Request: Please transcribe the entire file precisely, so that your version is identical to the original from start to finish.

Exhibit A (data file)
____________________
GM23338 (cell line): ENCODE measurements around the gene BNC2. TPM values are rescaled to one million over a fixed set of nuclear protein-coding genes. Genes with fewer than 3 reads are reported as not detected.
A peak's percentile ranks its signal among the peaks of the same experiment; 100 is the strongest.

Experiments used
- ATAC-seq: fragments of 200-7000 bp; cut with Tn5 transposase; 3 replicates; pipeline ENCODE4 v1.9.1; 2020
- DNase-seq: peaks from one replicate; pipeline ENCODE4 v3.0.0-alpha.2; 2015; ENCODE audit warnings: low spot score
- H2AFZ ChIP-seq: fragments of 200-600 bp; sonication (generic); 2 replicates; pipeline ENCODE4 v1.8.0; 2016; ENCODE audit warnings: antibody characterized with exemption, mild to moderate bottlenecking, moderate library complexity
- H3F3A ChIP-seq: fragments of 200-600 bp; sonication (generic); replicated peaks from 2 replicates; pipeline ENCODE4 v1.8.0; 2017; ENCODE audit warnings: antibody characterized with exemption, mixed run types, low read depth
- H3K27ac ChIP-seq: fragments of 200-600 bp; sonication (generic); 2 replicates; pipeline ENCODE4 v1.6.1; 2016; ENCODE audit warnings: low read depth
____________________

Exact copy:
GM23338 (cell line): ENCODE measurements around the gene BNC2. TPM values are rescaled to one million over a fixed set of nuclear protein-coding genes. Genes with fewer than 3 reads are reported as not detected.
A peak's percentile ranks its signal among the peaks of the same experiment; 100 is the strongest.

Experiments used
- ATAC-seq: fragments of 200-7000 bp; cut with Tn5 transposase; 3 replicates; pipeline ENCODE4 v1.9.1; 2020
- DNase-seq: peaks from one replicate; pipeline ENCODE4 v3.0.0-alpha.2; 2015; ENCODE audit warnings: low spot score
- H2AFZ ChIP-seq: fragments of 200-600 bp; sonication (generic); 2 replicates; pipeline ENCODE4 v1.8.0; 2016; ENCODE audit warnings: antibody characterized with exemption, mild to moderate bottlenecking, moderate library complexity
- H3F3A ChIP-seq: fragments of 200-600 bp; sonication (generic); replicated peaks from 2 replicates; pipeline ENCODE4 v1.8.0; 2017; ENCODE audit warnings: antibody characterized with exemption, mixed run types, low read depth
- H3K27ac ChIP-seq: fragments of 200-600 bp; sonication (generic); 2 replicates; pipeline ENCODE4 v1.6.1; 2016; ENCODE audit warnings: low read depth